Viewpoints

Joe Mathews: California’s students can learn a lot from the movies

The cover of the 2001 DVD release of the 1941 classic “Citizen Kane.” Joe Mathews says such movies should be required viewing in California’s schools.
The cover of the 2001 DVD release of the 1941 classic “Citizen Kane.” Joe Mathews says such movies should be required viewing in California’s schools. Warner Home Video

California teachers, you should be showing your students more movies – and not for baby-sitting purposes.

As our state considers new frameworks for how history and social science are taught, now is the time to incorporate that signature California art form – film – into classes in every grade. Movies should be placed at the center of our efforts to teach history, especially California’s.

Have a problem with that? I could quote a former mayor of Carmel and suggest you “Go ahead, make my day.” Or I could utter a single word: Rosebud.

You’d be surprised how many people have no idea where that reference comes from. As someone who deals with young Californians as a father, coach and journalistic colleague of millennials with fancy college degrees, I’m struck by how little they know of films, and thus of California’s history.

The film critic and historian Neal Gabler has warned that movies that once united the generations now divide us, “leaving us with an endless stream of the very latest with no regard for what came before. Old movies are now like dinosaurs, and like dinosaurs, they are threatened with extinction.”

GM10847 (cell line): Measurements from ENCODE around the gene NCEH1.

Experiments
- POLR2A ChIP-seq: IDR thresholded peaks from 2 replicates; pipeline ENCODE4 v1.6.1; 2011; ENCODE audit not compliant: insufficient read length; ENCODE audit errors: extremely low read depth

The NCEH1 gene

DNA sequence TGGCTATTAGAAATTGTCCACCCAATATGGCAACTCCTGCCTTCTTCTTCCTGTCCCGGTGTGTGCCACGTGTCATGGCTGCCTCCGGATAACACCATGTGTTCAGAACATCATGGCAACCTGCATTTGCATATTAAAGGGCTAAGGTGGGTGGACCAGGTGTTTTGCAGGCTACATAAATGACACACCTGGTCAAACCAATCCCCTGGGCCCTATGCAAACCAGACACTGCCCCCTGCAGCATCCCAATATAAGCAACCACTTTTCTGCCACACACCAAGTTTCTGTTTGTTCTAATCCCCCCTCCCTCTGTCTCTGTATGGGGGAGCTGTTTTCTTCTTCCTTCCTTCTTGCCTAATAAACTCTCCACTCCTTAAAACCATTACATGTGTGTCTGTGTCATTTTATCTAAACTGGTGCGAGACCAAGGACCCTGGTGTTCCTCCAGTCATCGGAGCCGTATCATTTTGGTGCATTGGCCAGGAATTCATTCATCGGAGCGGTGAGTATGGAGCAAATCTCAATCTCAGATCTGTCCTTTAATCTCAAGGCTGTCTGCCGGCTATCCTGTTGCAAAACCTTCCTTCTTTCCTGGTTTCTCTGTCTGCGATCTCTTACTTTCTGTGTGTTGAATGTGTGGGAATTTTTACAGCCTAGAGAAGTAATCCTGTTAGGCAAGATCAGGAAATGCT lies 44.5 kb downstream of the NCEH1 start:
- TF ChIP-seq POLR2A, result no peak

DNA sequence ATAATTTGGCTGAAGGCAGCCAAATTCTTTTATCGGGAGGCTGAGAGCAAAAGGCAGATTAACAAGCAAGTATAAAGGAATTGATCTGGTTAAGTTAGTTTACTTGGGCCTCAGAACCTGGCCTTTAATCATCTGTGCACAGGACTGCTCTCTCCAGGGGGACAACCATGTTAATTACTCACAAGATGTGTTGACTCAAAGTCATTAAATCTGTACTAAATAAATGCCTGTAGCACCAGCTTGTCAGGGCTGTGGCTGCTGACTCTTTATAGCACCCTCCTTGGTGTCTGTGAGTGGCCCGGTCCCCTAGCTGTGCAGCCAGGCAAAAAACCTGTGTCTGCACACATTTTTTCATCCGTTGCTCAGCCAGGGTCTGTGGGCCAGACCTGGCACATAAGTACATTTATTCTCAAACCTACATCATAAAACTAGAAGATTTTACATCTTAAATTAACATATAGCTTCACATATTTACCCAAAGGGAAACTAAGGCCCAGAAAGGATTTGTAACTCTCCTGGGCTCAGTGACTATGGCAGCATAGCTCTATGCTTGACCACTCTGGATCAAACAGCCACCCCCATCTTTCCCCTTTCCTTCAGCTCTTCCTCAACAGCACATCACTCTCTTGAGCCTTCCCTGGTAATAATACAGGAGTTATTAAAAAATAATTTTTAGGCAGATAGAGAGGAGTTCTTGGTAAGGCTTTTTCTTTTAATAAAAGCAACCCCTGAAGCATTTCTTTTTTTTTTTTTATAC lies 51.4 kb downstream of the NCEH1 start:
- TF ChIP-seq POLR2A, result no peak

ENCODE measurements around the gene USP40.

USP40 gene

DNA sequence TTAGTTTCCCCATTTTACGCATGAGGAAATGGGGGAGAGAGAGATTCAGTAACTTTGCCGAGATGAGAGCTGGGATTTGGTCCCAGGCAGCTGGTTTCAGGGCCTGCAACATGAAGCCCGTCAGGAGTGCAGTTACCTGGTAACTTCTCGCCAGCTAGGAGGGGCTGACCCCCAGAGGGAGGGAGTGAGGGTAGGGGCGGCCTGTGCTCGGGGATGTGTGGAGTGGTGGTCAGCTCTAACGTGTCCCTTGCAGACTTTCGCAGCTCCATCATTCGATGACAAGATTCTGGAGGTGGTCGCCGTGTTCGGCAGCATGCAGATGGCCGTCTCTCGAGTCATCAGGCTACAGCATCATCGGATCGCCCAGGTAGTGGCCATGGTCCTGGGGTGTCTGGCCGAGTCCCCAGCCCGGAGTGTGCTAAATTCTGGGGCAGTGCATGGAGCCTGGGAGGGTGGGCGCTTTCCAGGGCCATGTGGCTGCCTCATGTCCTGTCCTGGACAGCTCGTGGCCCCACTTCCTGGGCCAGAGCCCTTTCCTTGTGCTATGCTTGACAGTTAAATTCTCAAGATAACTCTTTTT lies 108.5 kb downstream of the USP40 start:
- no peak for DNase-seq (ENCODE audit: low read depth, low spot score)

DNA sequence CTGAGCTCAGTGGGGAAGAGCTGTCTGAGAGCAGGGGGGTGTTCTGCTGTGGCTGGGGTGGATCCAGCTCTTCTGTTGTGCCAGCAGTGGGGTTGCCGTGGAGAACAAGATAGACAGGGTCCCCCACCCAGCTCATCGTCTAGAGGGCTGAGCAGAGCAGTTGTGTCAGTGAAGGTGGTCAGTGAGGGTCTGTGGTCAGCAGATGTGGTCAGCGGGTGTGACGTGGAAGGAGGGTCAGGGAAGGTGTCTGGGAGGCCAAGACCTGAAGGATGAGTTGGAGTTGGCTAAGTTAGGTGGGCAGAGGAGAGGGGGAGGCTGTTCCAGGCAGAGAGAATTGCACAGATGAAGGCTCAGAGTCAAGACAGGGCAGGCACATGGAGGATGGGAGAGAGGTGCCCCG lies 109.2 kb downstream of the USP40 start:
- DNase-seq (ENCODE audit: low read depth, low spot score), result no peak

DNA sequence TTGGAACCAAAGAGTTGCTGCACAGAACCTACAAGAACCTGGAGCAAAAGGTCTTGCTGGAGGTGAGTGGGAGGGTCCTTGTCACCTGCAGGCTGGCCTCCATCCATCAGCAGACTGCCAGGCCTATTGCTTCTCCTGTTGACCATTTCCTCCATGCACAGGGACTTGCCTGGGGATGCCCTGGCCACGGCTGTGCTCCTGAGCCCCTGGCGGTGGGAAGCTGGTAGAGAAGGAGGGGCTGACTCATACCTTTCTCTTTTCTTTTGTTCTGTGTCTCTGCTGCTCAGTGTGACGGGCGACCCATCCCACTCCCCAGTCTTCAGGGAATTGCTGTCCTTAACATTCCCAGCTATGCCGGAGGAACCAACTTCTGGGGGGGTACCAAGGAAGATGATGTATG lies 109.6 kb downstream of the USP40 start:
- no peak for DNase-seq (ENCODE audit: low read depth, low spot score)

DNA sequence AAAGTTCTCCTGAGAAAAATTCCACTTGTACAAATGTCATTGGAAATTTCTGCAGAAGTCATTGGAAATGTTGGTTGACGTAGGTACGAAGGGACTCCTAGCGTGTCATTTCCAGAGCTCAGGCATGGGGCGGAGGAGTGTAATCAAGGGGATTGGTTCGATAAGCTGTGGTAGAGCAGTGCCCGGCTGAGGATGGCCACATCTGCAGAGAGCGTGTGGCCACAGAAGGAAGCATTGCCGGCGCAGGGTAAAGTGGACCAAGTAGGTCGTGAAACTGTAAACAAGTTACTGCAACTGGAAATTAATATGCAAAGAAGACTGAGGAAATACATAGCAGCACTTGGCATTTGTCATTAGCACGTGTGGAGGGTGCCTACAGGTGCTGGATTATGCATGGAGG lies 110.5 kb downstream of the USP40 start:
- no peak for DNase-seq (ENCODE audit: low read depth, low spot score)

The California we know – in reality and image – was made by motion pictures. And our greatest films are California monuments. To be ignorant of them is akin to being Chinese without knowing of Confucius, or to being German without having read Goethe.

So let the education now begin. “Rosebud” is the signature word of “Citizen Kane,” ranked by the American Film Institute as the greatest movie of all time. The 1941 classic is a fictionalization of the life of newspaper publisher William Randolph Hearst, a towering figure of American and California history. His story remains relevant in today’s state of new media titans with outsized appetites. And the Hearst Castle in San Simeon is a landmark every Californian should visit.

But when you look through the state standards for what all California children are supposed to learn, you won’t find one word about Hearst or “Citizen Kane.” The good news is the state is drafting a new outlines of what students should be taught in each grade and subject. The bad news is that the current draft on California history says nothing about film, movies or Hollywood.

To this inexcusable omission, my reaction is the memorable line from “Network”: “I’m mad as hell and I’m not going to take this anymore!”

California’s history guidelines must include films that shaped America’s very conception of itself, including “Casablanca” and “The Searchers.” They should also require California history in high school so more mature themes can be taught.

No one should get a diploma without seeing the classics that are signatures of our state’s history, starting with Alfred Hitchcock’s “Vertigo” – the essential film of Northern California – and “Chinatown,” which explains better than any other document Southern California’s dark view of itself.

Incorporating film into class is not a new idea. You’ll find electives in the art and history of film in dozens of California high schools. Now we must overcome the prejudice that movies are entertainment, not educational tools, and build our history classes around them.

Joe Mathews writes the Connecting California column for Zócalo Public Square. He can be contacted at joe@zocalopublicsquare.org.

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